Re:View is a self-care system for taking time-lapse first person photos during your day.
Here are some drawing of my story board for my final video presentation.
The biggest thing to document in my process since I decided my first order loop is the process of wearing the camera was actually logging all the pictures I have been taking. The process of taking pictures brought many of the challenges my real system would require were it deployed.
Camera – I decided to use an old android phone I had for my proto type. It’s form factor allowed me to easily hang it from my neck. I looked into the Android SDK to develop an app that would take time lapse photos. The task seemed unnecessary and I started looking at the android marked for a camera app that would operate in the background and take time lapse photos at specified intervals. After a few attempts I finally found an app that I thought would work. After 3-4 attempts I finally got all the settings correct. I can open up the app and start taking pictures then press the power button and turn off the screen. At first I took pictures every 15 seconds, but this produced too many photos and would cause the app to take more photos than it could process. It had to change it to take a photo every 30 seconds. The main challenge that arose was battery life I could only take photos for 6 hours or so. So obviously the next prototype needs to use a different platform or android device
When to document – I am going to use the camera around the thanksgiving holiday. As I have been planning Re:View it has become apparent that the output will be very personal. I will be the best subject to test with for now. It seems like a lot to ask someone. “Let me use your life as a project”. Also the output of wearing the device is intended for personal use. Though there could certainly be instances where a user might want to share individual or series of pictures. The pictures I have taken during early testing have acted as strong personal reminders as I look back hours and days later.
Displaying the Output – I wanted users to be able to “play” through the pictures like a movie, and have some kind of timeline or processing the images to determine pre-identify when I go from one place to another. Geo-tagging also provided a means of sorting the photos by location. But turning on geo-tagging shortened my battery life too drastically so I had to keep it turned of at this stage of development.
The Picture included is of the first order and second order feedback loops for my self-care system. Review has the opportunity to interact with different kinds of behaviors. The sub goal diagramed in this set of loops is the first phase of wearing the camera and interacting with the photos the second loop is a specific reaction and goal. In this drawing my sub goal was to eat smaller portions. Some of my other sub goals are -eating smaller portions, walking more, spending more time outside, and reading longer. There are two phases of triggers. The first phase is looking at the image. Seeing the image will act as a trigger, once seeing the image triggers the opportunity for change. The reminders that you set for yourself delivered to your phone will trigger you to change your behavior.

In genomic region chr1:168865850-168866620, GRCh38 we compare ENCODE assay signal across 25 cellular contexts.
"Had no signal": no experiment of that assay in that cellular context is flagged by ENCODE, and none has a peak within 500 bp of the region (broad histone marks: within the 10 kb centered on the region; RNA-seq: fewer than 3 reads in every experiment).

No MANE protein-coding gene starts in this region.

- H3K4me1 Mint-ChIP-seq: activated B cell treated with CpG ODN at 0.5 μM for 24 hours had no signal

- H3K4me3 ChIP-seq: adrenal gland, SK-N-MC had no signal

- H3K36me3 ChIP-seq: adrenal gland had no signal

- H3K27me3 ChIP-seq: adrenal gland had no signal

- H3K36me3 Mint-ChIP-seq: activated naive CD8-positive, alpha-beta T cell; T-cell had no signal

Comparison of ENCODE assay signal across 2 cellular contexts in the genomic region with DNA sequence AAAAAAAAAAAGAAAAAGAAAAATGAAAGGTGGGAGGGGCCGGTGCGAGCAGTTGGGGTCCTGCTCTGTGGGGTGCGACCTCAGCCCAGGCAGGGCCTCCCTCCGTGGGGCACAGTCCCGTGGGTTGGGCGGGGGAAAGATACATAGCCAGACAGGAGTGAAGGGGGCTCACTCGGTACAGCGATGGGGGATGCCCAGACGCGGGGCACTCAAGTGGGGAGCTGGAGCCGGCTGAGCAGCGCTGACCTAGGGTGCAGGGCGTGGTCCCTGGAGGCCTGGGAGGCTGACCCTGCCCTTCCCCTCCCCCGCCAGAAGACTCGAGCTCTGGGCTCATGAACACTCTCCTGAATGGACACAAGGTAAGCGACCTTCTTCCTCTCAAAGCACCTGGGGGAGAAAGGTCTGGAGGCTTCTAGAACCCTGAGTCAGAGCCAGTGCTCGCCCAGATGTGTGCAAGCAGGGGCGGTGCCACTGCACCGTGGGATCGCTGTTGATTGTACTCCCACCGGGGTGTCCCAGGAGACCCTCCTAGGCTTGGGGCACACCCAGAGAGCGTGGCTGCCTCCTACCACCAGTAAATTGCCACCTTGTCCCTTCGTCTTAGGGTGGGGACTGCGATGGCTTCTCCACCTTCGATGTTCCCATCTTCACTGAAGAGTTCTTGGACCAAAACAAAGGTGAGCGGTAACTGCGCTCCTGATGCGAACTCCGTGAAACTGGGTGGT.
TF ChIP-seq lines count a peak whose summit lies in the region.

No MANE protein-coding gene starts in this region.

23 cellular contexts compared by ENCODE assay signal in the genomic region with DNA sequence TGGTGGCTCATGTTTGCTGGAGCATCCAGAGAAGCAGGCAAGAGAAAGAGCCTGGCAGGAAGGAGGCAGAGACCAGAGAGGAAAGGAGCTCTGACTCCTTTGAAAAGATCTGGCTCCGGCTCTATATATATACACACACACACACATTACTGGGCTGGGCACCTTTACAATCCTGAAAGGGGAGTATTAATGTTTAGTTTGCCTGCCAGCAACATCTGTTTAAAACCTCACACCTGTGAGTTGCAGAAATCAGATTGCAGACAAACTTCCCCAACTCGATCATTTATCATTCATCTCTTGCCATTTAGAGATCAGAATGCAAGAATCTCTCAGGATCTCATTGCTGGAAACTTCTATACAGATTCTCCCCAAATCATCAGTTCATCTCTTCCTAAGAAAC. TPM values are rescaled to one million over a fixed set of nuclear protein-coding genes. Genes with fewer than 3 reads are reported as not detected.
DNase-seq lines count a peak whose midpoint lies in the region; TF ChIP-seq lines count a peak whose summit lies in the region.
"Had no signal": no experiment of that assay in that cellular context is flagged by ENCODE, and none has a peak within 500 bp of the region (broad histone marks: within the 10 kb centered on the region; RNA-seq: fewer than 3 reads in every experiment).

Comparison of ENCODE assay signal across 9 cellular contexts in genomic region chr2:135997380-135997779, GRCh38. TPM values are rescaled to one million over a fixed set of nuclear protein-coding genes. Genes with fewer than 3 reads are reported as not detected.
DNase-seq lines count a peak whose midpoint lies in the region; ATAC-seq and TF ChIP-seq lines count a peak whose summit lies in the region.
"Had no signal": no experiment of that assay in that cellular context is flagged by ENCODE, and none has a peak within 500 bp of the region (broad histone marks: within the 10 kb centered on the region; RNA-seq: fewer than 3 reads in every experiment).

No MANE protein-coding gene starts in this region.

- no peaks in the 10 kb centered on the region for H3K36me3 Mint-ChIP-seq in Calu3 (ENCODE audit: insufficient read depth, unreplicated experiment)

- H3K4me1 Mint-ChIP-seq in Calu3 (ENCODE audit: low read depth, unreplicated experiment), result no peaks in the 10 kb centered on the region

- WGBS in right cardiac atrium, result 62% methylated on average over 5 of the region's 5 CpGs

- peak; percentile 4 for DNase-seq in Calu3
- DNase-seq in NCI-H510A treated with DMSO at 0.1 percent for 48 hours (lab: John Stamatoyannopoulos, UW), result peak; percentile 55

For eating smaller portions, Re:View help you work your way down the purple path of increasing a behavior from now on.
The broader element I am becoming interested in is memory. How will our memories be affected if we have the ability to flip back through first person views of our past experience. This falls outside the typical design process we have outlined in class, but I will continue to think about it as my project develops.
I have begun experimenting with a possible proto type to take photos of my own experiences. I included the feedback loop for taking the stairs because I have chosen that as my action/goal. single loop could replace eating smaller portions in the feedback loop above, or both could be concurrent goals with separate reminders.
Final Project Brief –
My goal is to create a system that will provide photographic video feedback to help change behavior. Users will wear a camera on their chest. The Camera will take a photo every 30 seconds. The output will then be viewable as a video. The user will be able to look at their video and easily sort through the elements of their day. There are a few different elements of the project.
I am focusing on photography as the data. My intention is to have users better connect with their actions and goals. They will be able to see a visual feedback of their behavior. Seeing visual feedback will help users to identify behaviors they wish to modify in their lives. The first this I want users to gain is a better general awareness of themselves and their actions.
It is easy to say I want to be healthier but to visually identify opportunities to actually be more healthy will be a powerful tool to help people live healthier lives.
There are a wide range of behaviors that the interface could be used to target;
smoking cesation, drinking less frequently, get more exercise, go to bed earlier, eat healthier, ect.
All of these are broad and general. Through watching your footage you could say things like “Do not smoke on my lunch break”, “Get iced tea with dinner on week nights”, “Walk home from work on wednesdays and fridays instead of taking the train”, “Read in the evening instead of watching an entire movie”, “Do not go to shake shack for lunch”.
When users have an opportunity to see first hand their actions and identify them
Below are some of my notes and sketches about the early stages of my final project
These are three 1st order feedback loops. The first two are for Stretching in the morning and taking the stairs at ITP when I go to class. The third diagram is for anti-lock braking systems.
For the stretching loop I focused on setting my alarm 10 minutes early to allow myself extra time to stretch when I first wake up. My Goal was to stretch when I wake up. My comparator was whether I stretched or not when I woke up. My action was to set my alarm early and stretch when I wake up. The environment is me stretching. Disturbances that I identified were forgetting to stretch, being tired or lazy, and sleeping through my alarm. I am the only sensor that determines if I did stretch or not.
The second loop I diagrammed was to remind myself to take the stairs at ITP when I have class. My goal was to take the stairs at ITP, not the elevator. My comparator was did I take the stairs when coming and going from the floor. My action was to remind myself to take the stairs by sending to myself a text based on when I have class. The environment is me taking the stairs. Disturbances to the system are me being lazy, forgetting my phone, not having service. I am the sensor in the system.